1. This is an appeal by the Local Government against the order of acquittal passed by Mr. Kailash Chandra Trivedi, Magistrate, 1st Class, Almora. Hardatt, driver of Bus No. 467, was prosecuted by the Municipal Board of Almora for the non-payment of toll tax in respect of the lorry brought by him within the Municipal limits on 15th November 1934 through the toll barrier situated at Shialidhar at a distance of 3 miles from the town of Almora and breach of bye-laws Nos. 1, 3 and 4. The learned Magistrate acquitted Hardatt on the ground that no breach was committed by him as the toll tax had all along been realized from passengers travelling in a lorry or a car and had never been realized so far from the drivers. It appears from his judgment that he is under the impression that the tax is leviable on the passengers. Bye-laws Nos. 1 and 3 are:
(1) No person shall bring within the limits of the Almora Municipality any laden vehicle or laden animal or riding ponies or mules or jhampans, dandies or other conveyances in respect of which a toll is leviable, until the toll due in respect thereof has been paid to such persons and at such barriers as the Board may from time to time appoint.
(3) When any laden coolie or any person in charge of a laden vehicle or laden animal or riding ponies, riding mules or dandies or other means of conveyance wishes to pass a barrier, such coolie or person shall pay the toll to the moharrir at the barrier. The moharrir shall make out a receipt in triplicate; he shall tender two copies to the person paying the toll and shall retain the third as a counterfoil in the receipt book.
2. The toll leviable on a motor car or a motor lorry as given in the schedule of toll rates under the bye-laws is: -'(a) Motor car, each Rs. 2, in addition per passenger Re. 1. Motor lorry, each Rs. 3 and in addition per passenger, eight annas.' It will appear from these bye-laws that the toll is leviable not on passengers but on a laden vehicle. The amount of toll would vary according to the number of passengers in a laden vehicle. This fact cannot and does not make the toll tax leviable on passengers. In spite of the fact that the amount of toll tax has to be calculated according to the number of passengers in a vehicle; the tax remains leviable on the vehicle. Under bye-law No. 3 it is the person in charge of a laden vehicle who is liable for the payment of the toll due on the laden vehicle in his charge. The mere fact that for the sake of convenience the toll tax has so far been collected by the toll moharrirs or employees of the Municipal Board from drivers as well as from passengers would not change the nature of the tax or the liability for it, nor would it make the passengers liable for it. As the soon as the person in charge of a laden vehicle passes into the Municipal limits he becomes liable for the toll tax, and if he does not pay it he becomes liable for the penalty provided in the bye-laws for their breach. The penalty provided for the breach of the provisions of bye-laws Nos. 1, 2 and 4 is a fine which may extend to Rs. 50. It was argued by the learned Counsel for the respondent that the toll tax in question was. ultra vires as it was against the provisions of Section 128, Municipalities Act. Section 128 lays down:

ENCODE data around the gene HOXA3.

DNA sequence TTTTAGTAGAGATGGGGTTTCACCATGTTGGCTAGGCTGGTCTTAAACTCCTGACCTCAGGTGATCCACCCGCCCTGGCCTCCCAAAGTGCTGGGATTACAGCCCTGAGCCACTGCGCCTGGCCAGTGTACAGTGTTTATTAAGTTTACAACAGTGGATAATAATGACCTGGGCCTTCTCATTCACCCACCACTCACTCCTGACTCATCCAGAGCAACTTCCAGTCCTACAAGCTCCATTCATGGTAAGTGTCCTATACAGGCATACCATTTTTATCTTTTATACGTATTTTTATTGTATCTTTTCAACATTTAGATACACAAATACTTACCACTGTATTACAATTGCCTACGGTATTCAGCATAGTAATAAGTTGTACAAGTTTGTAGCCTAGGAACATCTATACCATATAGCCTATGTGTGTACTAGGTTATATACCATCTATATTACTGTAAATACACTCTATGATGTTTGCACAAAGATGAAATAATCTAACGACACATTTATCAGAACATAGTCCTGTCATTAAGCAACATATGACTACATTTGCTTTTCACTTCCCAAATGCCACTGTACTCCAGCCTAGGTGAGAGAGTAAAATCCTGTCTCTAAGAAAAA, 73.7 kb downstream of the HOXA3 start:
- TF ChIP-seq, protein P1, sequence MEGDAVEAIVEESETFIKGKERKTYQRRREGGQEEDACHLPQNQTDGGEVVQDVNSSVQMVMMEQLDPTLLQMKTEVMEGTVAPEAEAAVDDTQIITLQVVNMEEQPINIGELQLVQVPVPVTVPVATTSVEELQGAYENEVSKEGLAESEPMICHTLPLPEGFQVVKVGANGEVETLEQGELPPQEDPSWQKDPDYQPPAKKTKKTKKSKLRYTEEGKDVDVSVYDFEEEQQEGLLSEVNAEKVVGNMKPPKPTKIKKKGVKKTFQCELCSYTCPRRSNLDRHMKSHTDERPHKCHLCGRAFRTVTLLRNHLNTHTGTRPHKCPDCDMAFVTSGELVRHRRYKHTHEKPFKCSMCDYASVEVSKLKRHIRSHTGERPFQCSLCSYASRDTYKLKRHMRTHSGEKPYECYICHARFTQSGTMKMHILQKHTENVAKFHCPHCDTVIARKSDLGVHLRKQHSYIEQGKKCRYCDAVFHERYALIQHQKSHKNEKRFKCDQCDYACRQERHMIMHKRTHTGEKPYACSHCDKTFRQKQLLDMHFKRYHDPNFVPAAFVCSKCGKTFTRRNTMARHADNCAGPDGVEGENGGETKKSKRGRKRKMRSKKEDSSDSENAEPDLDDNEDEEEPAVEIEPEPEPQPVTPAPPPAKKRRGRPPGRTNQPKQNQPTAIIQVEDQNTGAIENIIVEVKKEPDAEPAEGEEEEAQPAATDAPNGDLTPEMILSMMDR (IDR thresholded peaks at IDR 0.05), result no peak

Subject to any general rules or special orders of the Local Government in this behalf, the taxes which a Board may enforce in the whole or any part of a Municipality are Clause (7)-a toll on vehicles and other conveyances, animals and laden coolies entering the Municipality.
3. The learned Counsel's argument is that the tax in question is not a tax leviable on a vehicle but is a tax leviable on passengers as the burden of the tax ultimately would fall on the passengers. As has already been pointed out the bye-laws framed in this connexion are very clear and they clearly lay down that the tax is leviable on a laden vehicle and not on passengers. The tax imposed by the Municipal Board therefore is not against the provisions of Section 128, Municipalities Act. The question whether the tax is in accordance with the provisions of the Municipalities Act or not is concluded by the fact that the imposition of the tax has been notified in the Gazette by the Government. After the notification it is not open to anybody to question says
A notification of the imposition of a tax under Sub-section (2) shall be conclusive proof that the tax has been imposed in accordance with the provisions of this Act.
4. The learned Counsel has relied on the case in Nek Mohammad v. Emperor 1936 All 83 and has argued that the word 'bring' in Rule 1 has an element of 'pause' or 'repose.' With all respect to the learned Judge we do not agree with his interpretation of the word pause' or 'repose.' As soon as a vehicle enters the Municipal limits the act of bringing is complete and it comes within the provisions of Rule 1 and becomes liable for the tax irrespective of the fact whether the vehicle stays within the limits of the Municipality or not. In this case there is nothing to show that the lorry of Hardatt did not stay after entering the Municipal limits. The respondent was therefore liable for the toll tax which was demanded from him. He has committed a breach of Rule 1 by refusing to pay the toll tax which was due from him in respect of his lorry. We therefore allow the appeal, set aside the order of acquittal and convict him for breach of the provisions of Rule 1 and fine him Rs. 2 out of which Rs. 1-8-0 will be paid to the Municipal Board.